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The farmer due to grow an experimental GM potato trial in East Yorkshire may pull out because of the impact that the trial might have on neighbouring crops . The revelation comes as the Government consultation for the GM trial by biotech firm BASF, closes and campaigners hold a protest rally and GM-free potato picnic today (Saturday) .
Farmers near the East Yorkshire trial farm are concerned about the threat that the GM potato trial poses to their borage crops. Borage is a high value crop grown to produce starflower oil for health food supplements and skincare products.
But local borage growers fear massive financial losses if the GM trial goes ahead because beekeepers (whose bees are vital to help pollinate the borage crop and produce speciality borage honey) do not want to bring their hives into the fields for fear that their honey will be contaminated. One borage farmer alone estimates that this could result in a £50,000 loss. Companies like Rowse Honey and Sainsbury's require beekeepers supplying them with honey to place their hives at least six miles away from any trial site .
The GM potato trial  has faced intense local opposition. Both East Riding District Council and Hedon Town council have voted against the trials. And local MP Graham Stuart, who supports the borage farmers, believes that BASF's proposals had been rushed and that the trial shouldn't go ahead this year. Furthermore, a local petition against the trial has attracted hundreds of signatures.
The Department for Environment, Food and Rural Affairs public consultation on the trial closed yesterday (Friday) . Campaigners do not hold much hope that it will be rejected, despite strong opposition, because Environment Secretary David Miliband personally approved trials for the same crop in Cambridge last year.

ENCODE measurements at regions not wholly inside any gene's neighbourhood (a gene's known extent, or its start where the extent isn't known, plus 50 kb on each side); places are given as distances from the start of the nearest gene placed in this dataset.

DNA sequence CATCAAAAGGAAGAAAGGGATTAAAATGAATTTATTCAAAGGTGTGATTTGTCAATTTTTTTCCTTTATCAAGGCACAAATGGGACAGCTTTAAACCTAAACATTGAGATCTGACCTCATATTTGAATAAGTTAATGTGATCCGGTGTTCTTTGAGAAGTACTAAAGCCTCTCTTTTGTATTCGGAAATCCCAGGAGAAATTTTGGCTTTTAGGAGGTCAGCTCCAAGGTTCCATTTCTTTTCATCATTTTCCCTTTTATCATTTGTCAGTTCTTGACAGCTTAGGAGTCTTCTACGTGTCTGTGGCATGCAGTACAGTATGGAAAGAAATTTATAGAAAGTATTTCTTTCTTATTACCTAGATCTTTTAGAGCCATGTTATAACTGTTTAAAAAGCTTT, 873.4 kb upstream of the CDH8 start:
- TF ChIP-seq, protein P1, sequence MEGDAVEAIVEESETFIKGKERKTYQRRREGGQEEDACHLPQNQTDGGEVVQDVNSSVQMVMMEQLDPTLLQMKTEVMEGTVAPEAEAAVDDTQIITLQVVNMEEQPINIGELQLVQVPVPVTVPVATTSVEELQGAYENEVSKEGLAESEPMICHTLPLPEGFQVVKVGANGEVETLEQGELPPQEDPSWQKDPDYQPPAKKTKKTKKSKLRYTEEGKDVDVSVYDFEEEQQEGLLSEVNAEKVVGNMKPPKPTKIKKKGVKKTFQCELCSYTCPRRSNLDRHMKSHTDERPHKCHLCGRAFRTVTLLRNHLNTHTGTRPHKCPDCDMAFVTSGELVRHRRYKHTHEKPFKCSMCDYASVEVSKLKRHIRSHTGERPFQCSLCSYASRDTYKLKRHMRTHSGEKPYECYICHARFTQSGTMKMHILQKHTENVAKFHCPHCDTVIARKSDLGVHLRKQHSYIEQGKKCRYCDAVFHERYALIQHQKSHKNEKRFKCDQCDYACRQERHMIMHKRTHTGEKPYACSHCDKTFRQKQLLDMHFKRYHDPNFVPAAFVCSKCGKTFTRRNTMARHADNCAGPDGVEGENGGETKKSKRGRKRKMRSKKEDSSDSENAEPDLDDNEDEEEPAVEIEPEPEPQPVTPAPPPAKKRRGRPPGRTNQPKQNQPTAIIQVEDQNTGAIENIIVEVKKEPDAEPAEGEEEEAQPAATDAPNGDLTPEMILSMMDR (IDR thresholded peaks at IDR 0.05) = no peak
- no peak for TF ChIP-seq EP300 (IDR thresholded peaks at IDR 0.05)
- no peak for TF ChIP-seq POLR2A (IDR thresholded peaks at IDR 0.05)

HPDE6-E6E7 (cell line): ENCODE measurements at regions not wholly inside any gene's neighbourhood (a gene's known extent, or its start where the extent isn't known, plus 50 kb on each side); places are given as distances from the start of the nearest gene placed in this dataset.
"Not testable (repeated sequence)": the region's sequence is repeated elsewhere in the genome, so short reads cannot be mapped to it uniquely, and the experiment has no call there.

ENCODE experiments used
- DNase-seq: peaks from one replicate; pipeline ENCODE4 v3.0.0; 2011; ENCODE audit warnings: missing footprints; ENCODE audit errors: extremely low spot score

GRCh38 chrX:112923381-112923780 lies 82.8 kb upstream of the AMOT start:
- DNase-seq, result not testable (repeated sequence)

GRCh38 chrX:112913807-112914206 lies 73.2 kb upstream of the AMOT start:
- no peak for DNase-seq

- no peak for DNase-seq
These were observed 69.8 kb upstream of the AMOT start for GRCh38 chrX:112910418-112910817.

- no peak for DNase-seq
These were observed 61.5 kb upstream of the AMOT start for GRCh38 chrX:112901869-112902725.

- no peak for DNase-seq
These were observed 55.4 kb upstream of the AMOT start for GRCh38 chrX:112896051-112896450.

Friends of the Earth's GM Campaigner, Clare Oxborrow said:
"BASF was so desperate to get its GM potatoes in the ground that it neglected to consult with the local community and failed to realise the impact that this trial would have on nearby borage growers. The farmer due to host the trial is rightly concerned about the impacts on neighbouring farmers. He should pull out and the trial should be scrapped.
If this trial goes ahead it will not only risk a huge financial blow for farmers, but also threatens to contaminate future non-GM potato supplies. Conventional breeding already produces blight-resistant potato varieties. There are too many risks and costs involved in trialing this product that no-one wants."
 The farmer due to host the BASF trial farms land on the Preston/Hedon border but lives over 10 miles away in Welwick. He has not yet signed the contract to conduct the trial. www.holderness-gazette.co.uk/artgmpotatotrials.htm
 For more information about the rally and GM free picnic see www.mutatoes.org/
 BASF plans trials of blight resistant GM potatoes at two sites in the UK, Cambridge (which already has Government approval) and Hedon/Preston, East Riding of Yorkshire. Plans for the same trials in Ireland were abandoned because the Irish Government imposed tough conditions on the trial. The conditions imposed by Defra are much weaker, making it easier and cheaper for BASF to go ahead with trials in England www.gmfreeze.org/page.asp?id=309&iType=1079